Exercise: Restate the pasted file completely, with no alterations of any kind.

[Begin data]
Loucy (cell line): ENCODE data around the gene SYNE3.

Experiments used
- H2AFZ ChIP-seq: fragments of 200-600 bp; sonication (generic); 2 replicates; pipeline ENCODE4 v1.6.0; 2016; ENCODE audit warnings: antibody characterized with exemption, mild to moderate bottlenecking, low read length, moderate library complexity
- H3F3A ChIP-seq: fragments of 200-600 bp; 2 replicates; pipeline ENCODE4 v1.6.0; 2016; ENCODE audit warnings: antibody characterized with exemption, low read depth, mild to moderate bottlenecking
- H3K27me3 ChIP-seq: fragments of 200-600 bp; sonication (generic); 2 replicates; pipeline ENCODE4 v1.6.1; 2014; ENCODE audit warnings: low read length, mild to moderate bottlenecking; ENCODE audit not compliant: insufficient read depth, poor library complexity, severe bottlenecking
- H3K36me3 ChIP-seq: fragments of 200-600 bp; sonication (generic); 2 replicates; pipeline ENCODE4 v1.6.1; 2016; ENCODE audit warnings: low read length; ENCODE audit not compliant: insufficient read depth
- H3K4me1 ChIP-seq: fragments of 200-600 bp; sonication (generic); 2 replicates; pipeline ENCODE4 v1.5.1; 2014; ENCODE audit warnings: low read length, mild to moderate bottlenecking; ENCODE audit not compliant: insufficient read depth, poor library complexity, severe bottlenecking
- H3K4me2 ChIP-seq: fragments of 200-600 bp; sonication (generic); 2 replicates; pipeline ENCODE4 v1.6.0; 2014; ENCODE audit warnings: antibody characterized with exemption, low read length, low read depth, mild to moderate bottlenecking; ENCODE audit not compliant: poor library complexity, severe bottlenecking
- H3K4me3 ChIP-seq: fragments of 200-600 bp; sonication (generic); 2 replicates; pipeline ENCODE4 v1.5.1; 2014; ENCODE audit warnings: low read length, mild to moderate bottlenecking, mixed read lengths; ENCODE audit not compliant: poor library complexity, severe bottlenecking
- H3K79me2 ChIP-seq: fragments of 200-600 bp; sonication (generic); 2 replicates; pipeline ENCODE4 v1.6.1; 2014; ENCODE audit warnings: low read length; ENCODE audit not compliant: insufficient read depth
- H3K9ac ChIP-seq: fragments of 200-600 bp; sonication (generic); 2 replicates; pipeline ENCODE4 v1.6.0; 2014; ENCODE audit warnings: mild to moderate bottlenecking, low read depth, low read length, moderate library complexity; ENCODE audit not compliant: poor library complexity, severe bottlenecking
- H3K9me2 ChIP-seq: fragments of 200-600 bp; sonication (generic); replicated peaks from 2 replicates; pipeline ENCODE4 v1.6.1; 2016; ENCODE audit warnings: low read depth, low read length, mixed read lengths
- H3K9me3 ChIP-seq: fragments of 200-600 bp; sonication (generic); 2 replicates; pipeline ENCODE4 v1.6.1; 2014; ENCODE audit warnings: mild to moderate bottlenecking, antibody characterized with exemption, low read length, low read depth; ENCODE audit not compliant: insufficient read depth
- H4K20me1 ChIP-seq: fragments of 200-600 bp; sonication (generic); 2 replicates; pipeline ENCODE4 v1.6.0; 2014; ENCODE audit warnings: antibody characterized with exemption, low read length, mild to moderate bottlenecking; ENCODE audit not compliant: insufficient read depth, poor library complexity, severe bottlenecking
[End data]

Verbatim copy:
Loucy (cell line): ENCODE data around the gene SYNE3.

Experiments used
- H2AFZ ChIP-seq: fragments of 200-600 bp; sonication (generic); 2 replicates; pipeline ENCODE4 v1.6.0; 2016; ENCODE audit warnings: antibody characterized with exemption, mild to moderate bottlenecking, low read length, moderate library complexity
- H3F3A ChIP-seq: fragments of 200-600 bp; 2 replicates; pipeline ENCODE4 v1.6.0; 2016; ENCODE audit warnings: antibody characterized with exemption, low read depth, mild to moderate bottlenecking
- H3K27me3 ChIP-seq: fragments of 200-600 bp; sonication (generic); 2 replicates; pipeline ENCODE4 v1.6.1; 2014; ENCODE audit warnings: low read length, mild to moderate bottlenecking; ENCODE audit not compliant: insufficient read depth, poor library complexity, severe bottlenecking
- H3K36me3 ChIP-seq: fragments of 200-600 bp; sonication (generic); 2 replicates; pipeline ENCODE4 v1.6.1; 2016; ENCODE audit warnings: low read length; ENCODE audit not compliant: insufficient read depth
- H3K4me1 ChIP-seq: fragments of 200-600 bp; sonication (generic); 2 replicates; pipeline ENCODE4 v1.5.1; 2014; ENCODE audit warnings: low read length, mild to moderate bottlenecking; ENCODE audit not compliant: insufficient read depth, poor library complexity, severe bottlenecking
- H3K4me2 ChIP-seq: fragments of 200-600 bp; sonication (generic); 2 replicates; pipeline ENCODE4 v1.6.0; 2014; ENCODE audit warnings: antibody characterized with exemption, low read length, low read depth, mild to moderate bottlenecking; ENCODE audit not compliant: poor library complexity, severe bottlenecking
- H3K4me3 ChIP-seq: fragments of 200-600 bp; sonication (generic); 2 replicates; pipeline ENCODE4 v1.5.1; 2014; ENCODE audit warnings: low read length, mild to moderate bottlenecking, mixed read lengths; ENCODE audit not compliant: poor library complexity, severe bottlenecking
- H3K79me2 ChIP-seq: fragments of 200-600 bp; sonication (generic); 2 replicates; pipeline ENCODE4 v1.6.1; 2014; ENCODE audit warnings: low read length; ENCODE audit not compliant: insufficient read depth
- H3K9ac ChIP-seq: fragments of 200-600 bp; sonication (generic); 2 replicates; pipeline ENCODE4 v1.6.0; 2014; ENCODE audit warnings: mild to moderate bottlenecking, low read depth, low read length, moderate library complexity; ENCODE audit not compliant: poor library complexity, severe bottlenecking
- H3K9me2 ChIP-seq: fragments of 200-600 bp; sonication (generic); replicated peaks from 2 replicates; pipeline ENCODE4 v1.6.1; 2016; ENCODE audit warnings: low read depth, low read length, mixed read lengths
- H3K9me3 ChIP-seq: fragments of 200-600 bp; sonication (generic); 2 replicates; pipeline ENCODE4 v1.6.1; 2014; ENCODE audit warnings: mild to moderate bottlenecking, antibody characterized with exemption, low read length, low read depth; ENCODE audit not compliant: insufficient read depth
- H4K20me1 ChIP-seq: fragments of 200-600 bp; sonication (generic); 2 replicates; pipeline ENCODE4 v1.6.0; 2014; ENCODE audit warnings: antibody characterized with exemption, low read length, mild to moderate bottlenecking; ENCODE audit not compliant: insufficient read depth, poor library complexity, severe bottlenecking